The Spitfire is undoubtedly one of the most famous aircraft in the world. Commonly referred to as the plane that won the Battle and Britain, the Spitfire has earned itself, and their pilots, masses of respect.
From when production began, back in 1938, it was clear that the Supermarine Spitfire (a short-range, high-performance aircraft) was a revolutionary design. R.J Mitchell was the iconic engineer behind the creation of the Spit but tragically, he died before he saw what a success they came to be.
The Spitfire’s famous elliptical wing with sunken rivets to have the thinnest possible cross-section gave the aircraft a higher top speed than most other fighters of the time. These wings also made the Spitfire one of the most agile fighters in the sky, giving them the advantage with one-on-one battles. As well as this, the aircraft also had a very powerful engine. The 1,130 Horsepower Merlin engine gave the Spitfire a top speed of 362mph. They also had an added booster feature which allowed them to reach speeds 25-30mph faster, for 5 minutes. This was a serious advantage of the Spitfire compared to its biggest rival, the Messerschmitt.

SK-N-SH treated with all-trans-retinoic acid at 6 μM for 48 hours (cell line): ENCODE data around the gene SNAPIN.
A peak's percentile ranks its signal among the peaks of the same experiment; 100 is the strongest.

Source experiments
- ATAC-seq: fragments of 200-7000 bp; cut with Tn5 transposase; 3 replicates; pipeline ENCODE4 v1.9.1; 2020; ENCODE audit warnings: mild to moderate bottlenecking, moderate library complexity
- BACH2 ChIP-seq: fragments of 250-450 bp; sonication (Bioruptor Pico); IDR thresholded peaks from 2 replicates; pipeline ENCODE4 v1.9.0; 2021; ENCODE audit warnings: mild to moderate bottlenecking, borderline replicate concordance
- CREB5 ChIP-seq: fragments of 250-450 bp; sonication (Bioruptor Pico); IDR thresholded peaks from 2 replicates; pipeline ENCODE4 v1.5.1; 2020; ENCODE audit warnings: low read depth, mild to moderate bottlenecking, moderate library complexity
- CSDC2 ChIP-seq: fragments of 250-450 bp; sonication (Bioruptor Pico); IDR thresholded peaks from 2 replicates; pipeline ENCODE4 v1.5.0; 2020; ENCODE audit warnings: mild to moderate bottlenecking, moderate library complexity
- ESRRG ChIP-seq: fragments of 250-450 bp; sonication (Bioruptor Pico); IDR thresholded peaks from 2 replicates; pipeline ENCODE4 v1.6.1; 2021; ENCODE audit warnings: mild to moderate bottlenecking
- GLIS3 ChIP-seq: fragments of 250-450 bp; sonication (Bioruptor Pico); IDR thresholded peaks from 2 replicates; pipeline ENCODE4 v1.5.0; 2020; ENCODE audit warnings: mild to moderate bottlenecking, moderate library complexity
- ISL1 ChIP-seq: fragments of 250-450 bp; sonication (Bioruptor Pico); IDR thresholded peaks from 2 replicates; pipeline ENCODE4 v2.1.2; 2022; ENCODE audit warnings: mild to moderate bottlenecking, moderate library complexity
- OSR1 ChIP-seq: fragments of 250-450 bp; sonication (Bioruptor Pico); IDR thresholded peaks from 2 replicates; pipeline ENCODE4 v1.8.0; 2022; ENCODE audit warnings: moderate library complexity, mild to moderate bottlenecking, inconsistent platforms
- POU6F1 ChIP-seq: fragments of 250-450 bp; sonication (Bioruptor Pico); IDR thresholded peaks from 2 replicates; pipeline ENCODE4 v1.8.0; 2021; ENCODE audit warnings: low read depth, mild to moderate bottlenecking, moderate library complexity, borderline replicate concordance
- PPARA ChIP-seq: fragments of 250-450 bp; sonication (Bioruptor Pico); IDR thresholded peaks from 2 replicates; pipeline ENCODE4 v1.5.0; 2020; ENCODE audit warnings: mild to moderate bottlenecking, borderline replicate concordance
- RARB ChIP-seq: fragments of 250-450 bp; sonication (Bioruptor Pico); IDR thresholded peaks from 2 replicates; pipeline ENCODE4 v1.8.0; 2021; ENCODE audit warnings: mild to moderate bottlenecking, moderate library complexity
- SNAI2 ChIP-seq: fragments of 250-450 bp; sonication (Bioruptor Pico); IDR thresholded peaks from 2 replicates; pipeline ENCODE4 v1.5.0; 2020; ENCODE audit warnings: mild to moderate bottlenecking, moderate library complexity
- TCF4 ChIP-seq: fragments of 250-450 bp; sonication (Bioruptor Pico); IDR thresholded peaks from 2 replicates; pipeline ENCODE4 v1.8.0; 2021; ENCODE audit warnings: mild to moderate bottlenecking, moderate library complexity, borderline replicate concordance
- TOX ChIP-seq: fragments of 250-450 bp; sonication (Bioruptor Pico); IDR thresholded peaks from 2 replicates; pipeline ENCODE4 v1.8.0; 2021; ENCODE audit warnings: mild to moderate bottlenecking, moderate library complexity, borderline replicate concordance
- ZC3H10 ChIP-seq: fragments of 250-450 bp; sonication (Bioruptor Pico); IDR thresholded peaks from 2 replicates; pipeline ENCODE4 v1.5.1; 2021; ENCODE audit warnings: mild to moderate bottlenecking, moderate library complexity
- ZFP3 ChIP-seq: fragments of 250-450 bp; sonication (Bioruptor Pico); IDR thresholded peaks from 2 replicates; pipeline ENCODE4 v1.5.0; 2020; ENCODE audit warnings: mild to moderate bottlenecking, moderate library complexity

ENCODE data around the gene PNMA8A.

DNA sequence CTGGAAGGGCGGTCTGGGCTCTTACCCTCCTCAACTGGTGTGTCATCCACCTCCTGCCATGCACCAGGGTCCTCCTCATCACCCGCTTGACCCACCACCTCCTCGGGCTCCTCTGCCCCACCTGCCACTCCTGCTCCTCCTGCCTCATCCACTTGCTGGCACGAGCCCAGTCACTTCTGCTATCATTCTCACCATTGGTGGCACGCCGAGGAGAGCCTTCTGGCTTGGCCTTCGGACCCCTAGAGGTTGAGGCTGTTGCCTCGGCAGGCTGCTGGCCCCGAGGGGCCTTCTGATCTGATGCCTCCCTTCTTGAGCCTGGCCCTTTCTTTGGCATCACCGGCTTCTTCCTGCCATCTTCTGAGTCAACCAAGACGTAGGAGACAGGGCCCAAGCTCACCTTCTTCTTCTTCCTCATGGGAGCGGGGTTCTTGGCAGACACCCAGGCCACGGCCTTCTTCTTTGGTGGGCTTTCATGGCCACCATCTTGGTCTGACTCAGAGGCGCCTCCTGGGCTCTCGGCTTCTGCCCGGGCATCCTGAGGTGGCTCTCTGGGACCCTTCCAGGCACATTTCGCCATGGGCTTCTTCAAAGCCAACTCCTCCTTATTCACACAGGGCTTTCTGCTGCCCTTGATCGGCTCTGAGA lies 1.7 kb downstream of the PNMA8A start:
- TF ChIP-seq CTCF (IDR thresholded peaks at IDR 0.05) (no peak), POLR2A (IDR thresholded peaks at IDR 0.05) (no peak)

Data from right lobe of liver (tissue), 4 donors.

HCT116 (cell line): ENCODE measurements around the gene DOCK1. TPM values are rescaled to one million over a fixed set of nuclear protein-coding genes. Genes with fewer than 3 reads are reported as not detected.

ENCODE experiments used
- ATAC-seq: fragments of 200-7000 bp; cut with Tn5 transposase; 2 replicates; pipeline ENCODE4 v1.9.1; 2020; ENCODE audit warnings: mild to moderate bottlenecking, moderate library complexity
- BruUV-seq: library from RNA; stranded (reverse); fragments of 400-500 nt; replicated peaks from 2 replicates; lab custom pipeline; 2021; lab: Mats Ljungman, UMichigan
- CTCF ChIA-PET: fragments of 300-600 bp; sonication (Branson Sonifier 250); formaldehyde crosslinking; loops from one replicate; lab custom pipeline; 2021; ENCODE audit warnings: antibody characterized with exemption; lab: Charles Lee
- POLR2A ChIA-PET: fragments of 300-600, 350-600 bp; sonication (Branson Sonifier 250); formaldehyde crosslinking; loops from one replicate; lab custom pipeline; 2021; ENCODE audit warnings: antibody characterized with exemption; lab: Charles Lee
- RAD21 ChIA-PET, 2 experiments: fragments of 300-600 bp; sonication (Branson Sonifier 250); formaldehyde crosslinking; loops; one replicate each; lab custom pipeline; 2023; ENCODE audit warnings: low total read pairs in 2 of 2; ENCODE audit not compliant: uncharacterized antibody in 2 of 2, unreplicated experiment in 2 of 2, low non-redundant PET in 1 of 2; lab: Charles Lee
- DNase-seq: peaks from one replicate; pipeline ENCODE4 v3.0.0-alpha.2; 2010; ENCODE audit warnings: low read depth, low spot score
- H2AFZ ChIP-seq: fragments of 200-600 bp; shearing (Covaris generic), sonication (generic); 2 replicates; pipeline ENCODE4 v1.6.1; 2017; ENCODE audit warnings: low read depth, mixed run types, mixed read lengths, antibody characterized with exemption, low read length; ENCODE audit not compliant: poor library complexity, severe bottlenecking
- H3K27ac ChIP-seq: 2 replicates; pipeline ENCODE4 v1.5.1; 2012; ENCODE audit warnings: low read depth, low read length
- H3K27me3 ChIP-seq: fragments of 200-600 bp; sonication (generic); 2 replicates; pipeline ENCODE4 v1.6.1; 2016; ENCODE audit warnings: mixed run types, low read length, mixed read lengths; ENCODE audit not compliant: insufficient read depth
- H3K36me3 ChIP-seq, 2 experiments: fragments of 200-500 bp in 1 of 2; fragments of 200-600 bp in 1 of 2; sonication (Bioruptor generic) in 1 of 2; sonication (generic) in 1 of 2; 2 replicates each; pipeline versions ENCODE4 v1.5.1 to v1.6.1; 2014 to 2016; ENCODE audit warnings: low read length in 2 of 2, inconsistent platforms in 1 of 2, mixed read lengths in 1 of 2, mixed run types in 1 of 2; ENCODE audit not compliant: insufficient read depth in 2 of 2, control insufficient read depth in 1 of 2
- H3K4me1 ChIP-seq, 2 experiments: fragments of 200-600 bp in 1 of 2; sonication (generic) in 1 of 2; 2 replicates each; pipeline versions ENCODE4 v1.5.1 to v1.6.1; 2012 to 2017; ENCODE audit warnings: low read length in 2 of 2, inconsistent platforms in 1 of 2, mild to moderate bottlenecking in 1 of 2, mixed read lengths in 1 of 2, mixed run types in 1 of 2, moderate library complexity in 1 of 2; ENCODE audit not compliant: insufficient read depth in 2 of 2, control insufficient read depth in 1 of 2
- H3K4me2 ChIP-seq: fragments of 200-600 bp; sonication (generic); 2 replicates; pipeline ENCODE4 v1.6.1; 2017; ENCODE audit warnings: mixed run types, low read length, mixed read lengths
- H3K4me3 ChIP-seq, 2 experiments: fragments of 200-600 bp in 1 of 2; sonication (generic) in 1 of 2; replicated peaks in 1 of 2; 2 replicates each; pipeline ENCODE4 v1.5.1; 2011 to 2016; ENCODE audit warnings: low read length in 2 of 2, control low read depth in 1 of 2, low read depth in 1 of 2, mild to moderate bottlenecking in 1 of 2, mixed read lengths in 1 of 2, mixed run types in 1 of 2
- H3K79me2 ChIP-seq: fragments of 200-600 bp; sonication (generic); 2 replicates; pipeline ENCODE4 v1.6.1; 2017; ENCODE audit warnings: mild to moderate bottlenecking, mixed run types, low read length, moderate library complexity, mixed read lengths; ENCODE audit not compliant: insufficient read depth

The Spitfire’s original design made it incredibly adaptable which meant there were constant alterations and changes to make it the most successful fighter in the sky. Throughout the duration of the Second World War, 24 marks of the Spitfire were produced, each of these with multiple variations. This was to keep up with the opposition and the Royal Air Force’s requirements.
Obviously, the success of the Battle of Britain wasn’t solely down to the Spitfire, the pilots were hugely responsible for the success too. Their talent and bravery throughout the war and the Battle of Britain is always admired, not only pilots of the Spitfire but of other British aircraft too eg. The Hurricane.
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